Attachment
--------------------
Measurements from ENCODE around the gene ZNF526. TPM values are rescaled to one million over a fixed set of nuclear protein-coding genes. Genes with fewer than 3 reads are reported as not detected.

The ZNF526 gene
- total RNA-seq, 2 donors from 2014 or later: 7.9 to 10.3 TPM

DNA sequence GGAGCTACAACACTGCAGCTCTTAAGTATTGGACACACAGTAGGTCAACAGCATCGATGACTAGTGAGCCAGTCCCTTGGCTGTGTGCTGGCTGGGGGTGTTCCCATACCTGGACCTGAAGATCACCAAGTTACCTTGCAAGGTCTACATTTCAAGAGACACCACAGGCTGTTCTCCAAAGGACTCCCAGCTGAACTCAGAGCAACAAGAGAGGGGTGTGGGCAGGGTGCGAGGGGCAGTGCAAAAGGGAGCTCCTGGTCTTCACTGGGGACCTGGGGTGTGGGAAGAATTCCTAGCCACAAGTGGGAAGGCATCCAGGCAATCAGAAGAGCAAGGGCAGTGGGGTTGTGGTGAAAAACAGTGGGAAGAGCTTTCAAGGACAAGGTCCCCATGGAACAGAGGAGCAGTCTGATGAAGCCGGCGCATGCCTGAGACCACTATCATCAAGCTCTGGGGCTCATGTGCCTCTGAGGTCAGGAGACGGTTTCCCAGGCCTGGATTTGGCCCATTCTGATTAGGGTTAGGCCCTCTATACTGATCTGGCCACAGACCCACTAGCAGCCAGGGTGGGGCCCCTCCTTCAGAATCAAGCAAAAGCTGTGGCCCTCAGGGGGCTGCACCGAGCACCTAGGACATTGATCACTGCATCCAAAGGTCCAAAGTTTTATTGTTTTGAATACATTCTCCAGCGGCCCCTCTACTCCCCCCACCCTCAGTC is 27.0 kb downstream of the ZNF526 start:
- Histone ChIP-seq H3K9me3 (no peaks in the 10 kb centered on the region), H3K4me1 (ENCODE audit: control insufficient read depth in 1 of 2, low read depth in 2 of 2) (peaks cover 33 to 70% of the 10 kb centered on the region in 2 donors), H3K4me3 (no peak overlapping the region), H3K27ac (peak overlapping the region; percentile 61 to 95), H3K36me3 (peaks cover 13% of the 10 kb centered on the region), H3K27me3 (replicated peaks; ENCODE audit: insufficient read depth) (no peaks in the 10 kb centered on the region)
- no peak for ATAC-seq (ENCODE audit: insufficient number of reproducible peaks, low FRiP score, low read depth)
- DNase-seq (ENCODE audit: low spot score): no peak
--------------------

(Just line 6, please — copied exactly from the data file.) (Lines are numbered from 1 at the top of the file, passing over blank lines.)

- no peak for ATAC-seq (ENCODE audit: insufficient number of reproducible peaks, low FRiP score, low read depth)